Today, the world is not only changing constantly, but much of that change is exponential change.
I don't use this word "exponential" lightly. Exponential change is often incomprehensibly rapid because we're used to linear change. An example of linear change would be like this: 1000+1000+1000+1000=4000. And that's the sort of change we're used to looking for, experiencing, and dealing with. By contrast, here's an example of exponential change: 1000x1000x1000x1000=1,000,000,000. This is a level of rapid change that is very difficult to comprehend in real life, and even harder to plan for and adjust to.
Let me show you just one more example. J.Scott Armstrong is a marketing professor at the Wharton School of Business, and he used this example to show the significance of exponential change to his students:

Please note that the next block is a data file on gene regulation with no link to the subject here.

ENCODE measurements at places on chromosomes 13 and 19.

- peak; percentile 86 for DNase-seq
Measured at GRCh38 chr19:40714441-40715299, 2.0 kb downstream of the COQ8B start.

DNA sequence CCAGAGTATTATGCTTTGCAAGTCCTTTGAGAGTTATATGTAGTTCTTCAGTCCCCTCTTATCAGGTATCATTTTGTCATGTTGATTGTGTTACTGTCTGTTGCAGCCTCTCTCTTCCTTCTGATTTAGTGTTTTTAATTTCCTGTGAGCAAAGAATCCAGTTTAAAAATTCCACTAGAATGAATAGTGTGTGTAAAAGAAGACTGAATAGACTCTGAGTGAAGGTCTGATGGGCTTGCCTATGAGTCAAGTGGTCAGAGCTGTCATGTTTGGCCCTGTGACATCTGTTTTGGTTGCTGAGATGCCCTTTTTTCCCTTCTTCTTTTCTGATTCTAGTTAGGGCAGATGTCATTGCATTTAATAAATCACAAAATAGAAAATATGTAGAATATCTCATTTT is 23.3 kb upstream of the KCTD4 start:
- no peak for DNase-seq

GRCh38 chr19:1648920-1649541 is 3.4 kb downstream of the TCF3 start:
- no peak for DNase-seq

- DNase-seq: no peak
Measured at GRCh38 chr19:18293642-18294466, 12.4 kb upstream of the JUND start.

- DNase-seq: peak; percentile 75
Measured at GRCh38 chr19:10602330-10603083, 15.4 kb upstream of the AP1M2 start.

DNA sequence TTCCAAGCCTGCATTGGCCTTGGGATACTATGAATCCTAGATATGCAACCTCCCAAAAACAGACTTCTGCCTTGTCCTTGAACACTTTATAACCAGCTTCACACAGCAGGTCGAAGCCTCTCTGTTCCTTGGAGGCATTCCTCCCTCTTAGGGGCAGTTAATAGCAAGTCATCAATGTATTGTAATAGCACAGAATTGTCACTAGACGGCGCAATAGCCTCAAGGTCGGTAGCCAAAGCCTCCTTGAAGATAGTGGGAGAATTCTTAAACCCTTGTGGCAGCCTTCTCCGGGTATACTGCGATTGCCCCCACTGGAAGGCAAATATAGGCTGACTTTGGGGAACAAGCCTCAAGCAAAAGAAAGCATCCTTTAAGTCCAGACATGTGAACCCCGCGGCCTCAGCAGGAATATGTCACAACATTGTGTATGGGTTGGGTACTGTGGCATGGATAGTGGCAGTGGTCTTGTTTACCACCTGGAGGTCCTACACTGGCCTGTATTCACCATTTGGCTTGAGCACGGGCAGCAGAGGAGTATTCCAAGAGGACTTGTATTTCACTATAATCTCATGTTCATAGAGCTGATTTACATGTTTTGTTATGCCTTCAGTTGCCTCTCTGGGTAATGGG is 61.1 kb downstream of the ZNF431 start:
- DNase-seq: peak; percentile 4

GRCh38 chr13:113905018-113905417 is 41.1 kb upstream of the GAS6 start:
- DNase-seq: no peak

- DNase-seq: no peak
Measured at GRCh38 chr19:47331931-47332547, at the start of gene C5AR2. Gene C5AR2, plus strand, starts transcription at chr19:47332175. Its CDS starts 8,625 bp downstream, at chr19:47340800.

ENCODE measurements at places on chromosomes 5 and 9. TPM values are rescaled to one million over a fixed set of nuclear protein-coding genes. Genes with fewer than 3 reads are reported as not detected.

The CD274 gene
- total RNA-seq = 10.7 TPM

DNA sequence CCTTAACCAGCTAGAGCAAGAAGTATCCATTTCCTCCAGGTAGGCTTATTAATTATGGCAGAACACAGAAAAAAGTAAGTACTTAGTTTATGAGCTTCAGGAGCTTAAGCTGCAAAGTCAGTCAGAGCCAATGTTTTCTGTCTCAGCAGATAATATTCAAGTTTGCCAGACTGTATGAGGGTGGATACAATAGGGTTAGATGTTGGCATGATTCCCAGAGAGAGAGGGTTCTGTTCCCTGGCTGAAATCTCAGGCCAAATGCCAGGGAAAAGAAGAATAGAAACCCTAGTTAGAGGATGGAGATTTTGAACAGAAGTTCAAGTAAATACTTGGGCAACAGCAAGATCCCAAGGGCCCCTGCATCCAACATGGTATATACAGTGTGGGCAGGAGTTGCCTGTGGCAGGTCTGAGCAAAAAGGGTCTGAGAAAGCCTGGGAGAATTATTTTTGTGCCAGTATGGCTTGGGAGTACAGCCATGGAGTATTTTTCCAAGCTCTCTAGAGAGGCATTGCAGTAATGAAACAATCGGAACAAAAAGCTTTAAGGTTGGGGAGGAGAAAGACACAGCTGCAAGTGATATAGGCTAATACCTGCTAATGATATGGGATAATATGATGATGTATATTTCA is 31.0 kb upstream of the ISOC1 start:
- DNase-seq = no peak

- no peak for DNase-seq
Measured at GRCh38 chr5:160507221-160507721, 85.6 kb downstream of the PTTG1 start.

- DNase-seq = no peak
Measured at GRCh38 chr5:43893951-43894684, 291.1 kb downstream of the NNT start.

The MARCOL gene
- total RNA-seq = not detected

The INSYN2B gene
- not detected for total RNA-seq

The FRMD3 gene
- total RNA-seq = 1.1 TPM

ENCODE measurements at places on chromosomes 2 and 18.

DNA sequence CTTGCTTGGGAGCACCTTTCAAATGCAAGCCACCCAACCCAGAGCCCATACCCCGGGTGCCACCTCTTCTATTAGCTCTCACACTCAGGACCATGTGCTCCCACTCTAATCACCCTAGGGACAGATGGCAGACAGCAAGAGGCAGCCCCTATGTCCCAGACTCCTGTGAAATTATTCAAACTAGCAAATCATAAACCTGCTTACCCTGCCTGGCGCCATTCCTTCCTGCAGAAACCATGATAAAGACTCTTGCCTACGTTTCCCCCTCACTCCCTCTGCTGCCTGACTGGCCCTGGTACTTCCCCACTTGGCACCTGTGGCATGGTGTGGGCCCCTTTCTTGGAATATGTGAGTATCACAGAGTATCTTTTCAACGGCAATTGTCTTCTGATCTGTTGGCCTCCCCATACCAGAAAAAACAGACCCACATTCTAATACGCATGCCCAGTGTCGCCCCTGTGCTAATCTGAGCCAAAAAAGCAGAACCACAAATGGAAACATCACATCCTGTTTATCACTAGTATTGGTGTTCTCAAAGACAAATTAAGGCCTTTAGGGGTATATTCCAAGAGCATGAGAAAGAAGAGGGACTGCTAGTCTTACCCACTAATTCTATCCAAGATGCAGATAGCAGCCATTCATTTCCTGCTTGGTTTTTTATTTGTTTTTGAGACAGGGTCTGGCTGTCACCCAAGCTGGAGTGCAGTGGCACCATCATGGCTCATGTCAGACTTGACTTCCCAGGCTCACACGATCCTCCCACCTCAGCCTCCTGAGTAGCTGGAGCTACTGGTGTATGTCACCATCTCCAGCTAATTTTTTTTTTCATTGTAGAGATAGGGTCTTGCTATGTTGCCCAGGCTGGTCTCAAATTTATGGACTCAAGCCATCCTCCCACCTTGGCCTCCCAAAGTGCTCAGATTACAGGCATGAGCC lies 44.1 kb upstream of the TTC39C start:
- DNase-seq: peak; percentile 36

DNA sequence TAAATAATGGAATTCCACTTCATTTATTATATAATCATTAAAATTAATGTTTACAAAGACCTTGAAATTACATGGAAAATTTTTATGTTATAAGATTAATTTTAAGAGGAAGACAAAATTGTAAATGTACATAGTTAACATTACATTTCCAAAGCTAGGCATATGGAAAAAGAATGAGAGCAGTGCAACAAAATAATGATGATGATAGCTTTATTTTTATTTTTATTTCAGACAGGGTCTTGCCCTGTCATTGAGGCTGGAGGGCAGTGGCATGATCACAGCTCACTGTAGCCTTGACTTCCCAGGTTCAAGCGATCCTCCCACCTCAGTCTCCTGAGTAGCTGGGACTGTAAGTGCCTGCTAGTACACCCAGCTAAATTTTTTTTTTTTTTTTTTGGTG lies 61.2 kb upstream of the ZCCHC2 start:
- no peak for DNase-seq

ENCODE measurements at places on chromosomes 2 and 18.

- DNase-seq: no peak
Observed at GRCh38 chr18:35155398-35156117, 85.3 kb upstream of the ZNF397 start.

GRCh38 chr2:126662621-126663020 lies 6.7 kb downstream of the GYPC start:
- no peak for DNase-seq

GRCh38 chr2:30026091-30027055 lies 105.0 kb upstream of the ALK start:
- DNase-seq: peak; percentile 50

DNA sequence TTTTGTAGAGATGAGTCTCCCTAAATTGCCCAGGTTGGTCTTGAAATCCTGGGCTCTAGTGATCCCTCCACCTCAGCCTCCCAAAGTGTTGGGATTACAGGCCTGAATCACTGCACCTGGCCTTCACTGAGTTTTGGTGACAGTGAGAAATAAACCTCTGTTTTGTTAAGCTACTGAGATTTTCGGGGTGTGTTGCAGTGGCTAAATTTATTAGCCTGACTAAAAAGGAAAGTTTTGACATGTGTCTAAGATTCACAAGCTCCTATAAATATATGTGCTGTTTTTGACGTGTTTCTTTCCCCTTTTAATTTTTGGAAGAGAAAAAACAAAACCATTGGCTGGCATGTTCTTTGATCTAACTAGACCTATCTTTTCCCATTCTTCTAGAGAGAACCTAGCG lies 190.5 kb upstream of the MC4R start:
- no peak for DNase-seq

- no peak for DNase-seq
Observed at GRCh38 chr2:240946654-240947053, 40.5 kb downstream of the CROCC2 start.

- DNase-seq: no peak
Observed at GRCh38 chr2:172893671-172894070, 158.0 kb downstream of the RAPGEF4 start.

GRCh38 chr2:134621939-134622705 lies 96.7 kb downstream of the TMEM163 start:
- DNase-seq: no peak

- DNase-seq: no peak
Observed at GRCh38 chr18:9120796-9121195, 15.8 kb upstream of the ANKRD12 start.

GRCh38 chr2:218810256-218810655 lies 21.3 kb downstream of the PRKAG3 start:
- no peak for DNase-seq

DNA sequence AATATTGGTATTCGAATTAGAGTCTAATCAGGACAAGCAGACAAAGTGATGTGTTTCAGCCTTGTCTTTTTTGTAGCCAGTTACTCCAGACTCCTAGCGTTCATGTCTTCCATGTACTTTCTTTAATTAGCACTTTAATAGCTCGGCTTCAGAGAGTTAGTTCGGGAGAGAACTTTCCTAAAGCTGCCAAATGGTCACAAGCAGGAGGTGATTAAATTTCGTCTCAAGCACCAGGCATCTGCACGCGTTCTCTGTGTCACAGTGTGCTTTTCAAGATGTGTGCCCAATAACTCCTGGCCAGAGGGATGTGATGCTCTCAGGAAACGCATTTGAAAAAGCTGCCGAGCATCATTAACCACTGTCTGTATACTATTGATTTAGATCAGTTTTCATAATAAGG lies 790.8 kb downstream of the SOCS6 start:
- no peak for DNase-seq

He asked his students to predict how thick a piece of paper would be if he folded it in half 40 times. And he gave them four choices: 1, Less than a foot. 2, Greater than a foot, up to a mile. 3, Greater than a mile, up to 2000 miles. 4, Greater than 2000 miles.
In a group of 20 students, thirteen chose answer 1. Five chose answer 2. Two chose answer 3. And no one chose answer 4.
The point of this blog post is to explain exponential change itself. One reason the rapid pace of change in the world is so difficult and overwhelming for many people is that we cannot comprehend it. We have no anchor, no standard to compare it to. This story illustrates just how overwhelming exponential change can be, and anchors the idea in our minds clearly. The idea seems impossible, preposterous. But it is actually simple math…
This is the math of exponential change. And every day, this sort of math becomes more important. Every day, exponential change gains rapidly on the linear world you're used to.
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